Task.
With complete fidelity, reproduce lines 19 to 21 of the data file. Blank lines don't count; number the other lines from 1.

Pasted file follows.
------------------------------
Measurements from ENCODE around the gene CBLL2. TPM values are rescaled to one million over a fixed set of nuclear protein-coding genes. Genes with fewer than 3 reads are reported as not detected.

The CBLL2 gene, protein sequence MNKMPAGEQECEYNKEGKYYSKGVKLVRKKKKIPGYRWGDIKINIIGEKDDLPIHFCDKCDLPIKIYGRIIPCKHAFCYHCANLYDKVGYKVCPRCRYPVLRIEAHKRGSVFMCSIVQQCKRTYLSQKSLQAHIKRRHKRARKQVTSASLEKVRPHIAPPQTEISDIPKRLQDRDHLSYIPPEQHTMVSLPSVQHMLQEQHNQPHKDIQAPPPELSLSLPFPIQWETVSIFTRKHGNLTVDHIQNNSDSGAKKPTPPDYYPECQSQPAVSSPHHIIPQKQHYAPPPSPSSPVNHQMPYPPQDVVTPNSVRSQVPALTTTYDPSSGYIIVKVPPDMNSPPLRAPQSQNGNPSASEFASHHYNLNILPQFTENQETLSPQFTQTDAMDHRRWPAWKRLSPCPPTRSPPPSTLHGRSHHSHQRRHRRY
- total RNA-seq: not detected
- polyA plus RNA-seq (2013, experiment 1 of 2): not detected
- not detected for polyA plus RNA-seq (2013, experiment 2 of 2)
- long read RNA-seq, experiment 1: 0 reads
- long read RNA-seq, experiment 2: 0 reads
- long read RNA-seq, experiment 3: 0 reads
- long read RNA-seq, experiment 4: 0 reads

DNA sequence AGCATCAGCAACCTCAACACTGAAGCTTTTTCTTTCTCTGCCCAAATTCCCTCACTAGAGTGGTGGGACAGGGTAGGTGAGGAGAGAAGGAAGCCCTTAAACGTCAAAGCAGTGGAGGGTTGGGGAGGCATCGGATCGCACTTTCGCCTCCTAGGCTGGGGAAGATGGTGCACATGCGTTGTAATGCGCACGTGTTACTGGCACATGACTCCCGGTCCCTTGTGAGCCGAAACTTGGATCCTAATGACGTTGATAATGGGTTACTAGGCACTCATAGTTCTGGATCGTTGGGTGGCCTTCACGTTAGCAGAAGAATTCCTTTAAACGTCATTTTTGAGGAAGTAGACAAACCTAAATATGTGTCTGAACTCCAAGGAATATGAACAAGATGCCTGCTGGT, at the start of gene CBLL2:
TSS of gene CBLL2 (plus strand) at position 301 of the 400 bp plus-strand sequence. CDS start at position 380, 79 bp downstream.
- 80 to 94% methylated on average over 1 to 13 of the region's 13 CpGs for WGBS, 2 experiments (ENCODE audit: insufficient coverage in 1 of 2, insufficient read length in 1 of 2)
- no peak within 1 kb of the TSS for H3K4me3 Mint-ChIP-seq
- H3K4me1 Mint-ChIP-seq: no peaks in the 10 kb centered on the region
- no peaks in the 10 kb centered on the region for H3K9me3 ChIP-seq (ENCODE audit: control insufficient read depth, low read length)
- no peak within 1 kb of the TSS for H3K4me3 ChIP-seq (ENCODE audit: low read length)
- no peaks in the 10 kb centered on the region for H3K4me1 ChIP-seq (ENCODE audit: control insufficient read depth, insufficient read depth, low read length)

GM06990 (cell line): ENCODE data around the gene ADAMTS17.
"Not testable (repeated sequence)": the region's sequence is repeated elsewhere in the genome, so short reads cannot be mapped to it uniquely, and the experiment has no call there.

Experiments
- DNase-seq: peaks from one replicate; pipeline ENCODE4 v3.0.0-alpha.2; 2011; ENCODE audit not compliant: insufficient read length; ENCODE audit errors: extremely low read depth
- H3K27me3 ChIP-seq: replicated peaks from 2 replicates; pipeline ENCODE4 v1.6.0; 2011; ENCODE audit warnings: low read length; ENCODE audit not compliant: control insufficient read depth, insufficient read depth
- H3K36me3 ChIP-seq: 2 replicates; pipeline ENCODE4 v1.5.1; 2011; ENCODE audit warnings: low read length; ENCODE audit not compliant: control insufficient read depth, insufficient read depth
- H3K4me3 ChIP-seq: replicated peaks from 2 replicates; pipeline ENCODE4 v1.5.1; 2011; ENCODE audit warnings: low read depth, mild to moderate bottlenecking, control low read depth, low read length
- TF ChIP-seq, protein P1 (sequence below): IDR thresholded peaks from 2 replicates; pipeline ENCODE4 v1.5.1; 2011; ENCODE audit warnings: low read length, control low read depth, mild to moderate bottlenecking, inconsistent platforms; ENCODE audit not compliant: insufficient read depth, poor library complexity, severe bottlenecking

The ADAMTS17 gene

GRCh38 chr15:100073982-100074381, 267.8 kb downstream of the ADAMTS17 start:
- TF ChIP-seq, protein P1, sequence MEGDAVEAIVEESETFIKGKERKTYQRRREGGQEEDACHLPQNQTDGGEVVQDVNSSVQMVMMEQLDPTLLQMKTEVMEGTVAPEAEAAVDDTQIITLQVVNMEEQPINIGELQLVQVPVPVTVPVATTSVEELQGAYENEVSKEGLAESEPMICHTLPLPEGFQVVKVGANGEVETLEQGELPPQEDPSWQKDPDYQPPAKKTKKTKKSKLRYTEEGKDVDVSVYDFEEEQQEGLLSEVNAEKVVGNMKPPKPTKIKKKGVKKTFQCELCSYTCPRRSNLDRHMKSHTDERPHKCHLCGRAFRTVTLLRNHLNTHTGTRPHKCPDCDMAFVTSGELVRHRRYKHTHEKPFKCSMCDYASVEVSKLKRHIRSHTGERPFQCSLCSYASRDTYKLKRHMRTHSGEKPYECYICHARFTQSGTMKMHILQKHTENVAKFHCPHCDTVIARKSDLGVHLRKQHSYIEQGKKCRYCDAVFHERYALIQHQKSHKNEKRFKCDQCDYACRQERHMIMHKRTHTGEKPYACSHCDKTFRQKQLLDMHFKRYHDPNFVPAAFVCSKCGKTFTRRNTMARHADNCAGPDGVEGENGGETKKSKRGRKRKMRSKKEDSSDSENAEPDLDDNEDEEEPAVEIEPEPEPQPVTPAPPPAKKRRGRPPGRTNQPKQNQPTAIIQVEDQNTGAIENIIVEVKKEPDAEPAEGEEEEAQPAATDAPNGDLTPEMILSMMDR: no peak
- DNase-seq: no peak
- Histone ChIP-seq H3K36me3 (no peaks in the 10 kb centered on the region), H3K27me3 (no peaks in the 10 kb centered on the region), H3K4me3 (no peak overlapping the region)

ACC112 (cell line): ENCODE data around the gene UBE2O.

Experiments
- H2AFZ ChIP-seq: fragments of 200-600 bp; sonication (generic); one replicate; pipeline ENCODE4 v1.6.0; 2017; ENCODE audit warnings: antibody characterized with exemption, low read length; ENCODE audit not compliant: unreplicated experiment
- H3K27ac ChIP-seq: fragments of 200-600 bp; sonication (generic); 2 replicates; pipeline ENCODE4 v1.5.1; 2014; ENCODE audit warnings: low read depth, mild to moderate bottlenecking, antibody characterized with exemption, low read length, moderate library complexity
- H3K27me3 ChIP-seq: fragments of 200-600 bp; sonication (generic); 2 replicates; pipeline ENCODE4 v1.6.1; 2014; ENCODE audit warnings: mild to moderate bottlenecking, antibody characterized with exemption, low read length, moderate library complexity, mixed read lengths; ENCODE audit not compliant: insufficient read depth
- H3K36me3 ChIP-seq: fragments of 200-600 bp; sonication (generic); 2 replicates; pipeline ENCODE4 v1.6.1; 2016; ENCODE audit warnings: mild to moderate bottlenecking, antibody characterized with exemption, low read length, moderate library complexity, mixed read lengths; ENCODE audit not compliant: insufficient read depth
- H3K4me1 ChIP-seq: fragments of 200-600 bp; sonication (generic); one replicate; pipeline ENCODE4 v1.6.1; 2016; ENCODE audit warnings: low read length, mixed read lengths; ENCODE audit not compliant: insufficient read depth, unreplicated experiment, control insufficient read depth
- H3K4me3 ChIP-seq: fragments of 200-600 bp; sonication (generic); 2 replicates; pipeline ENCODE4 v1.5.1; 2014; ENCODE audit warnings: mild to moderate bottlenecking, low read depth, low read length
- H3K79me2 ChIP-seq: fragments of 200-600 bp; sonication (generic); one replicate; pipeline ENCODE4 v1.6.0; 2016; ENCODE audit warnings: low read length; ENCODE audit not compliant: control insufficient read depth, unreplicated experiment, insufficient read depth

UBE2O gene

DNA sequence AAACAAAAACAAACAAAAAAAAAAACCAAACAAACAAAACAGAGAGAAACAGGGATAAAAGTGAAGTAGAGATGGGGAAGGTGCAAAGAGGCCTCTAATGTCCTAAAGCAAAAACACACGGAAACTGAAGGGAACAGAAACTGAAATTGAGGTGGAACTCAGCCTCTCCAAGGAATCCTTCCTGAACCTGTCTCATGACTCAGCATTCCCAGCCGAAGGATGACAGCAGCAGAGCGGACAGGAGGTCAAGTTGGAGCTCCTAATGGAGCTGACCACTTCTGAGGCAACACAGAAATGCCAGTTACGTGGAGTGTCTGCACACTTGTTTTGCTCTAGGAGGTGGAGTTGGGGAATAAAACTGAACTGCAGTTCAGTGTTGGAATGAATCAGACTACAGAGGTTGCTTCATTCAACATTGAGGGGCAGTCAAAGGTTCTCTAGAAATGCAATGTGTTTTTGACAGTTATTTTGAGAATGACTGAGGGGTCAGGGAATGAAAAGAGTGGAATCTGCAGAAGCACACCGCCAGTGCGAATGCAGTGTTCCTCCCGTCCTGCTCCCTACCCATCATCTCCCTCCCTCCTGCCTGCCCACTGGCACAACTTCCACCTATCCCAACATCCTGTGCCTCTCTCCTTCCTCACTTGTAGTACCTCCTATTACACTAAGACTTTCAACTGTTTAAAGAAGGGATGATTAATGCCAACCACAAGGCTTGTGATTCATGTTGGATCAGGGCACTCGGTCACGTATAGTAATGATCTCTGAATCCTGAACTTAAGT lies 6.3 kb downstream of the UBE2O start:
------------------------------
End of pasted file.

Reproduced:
"Not testable (repeated sequence)": the region's sequence is repeated elsewhere in the genome, so short reads cannot be mapped to it uniquely, and the experiment has no call there.

Experiments
- DNase-seq: peaks from one replicate; pipeline ENCODE4 v3.0.0-alpha.2; 2011; ENCODE audit not compliant: insufficient read length; ENCODE audit errors: extremely low read depth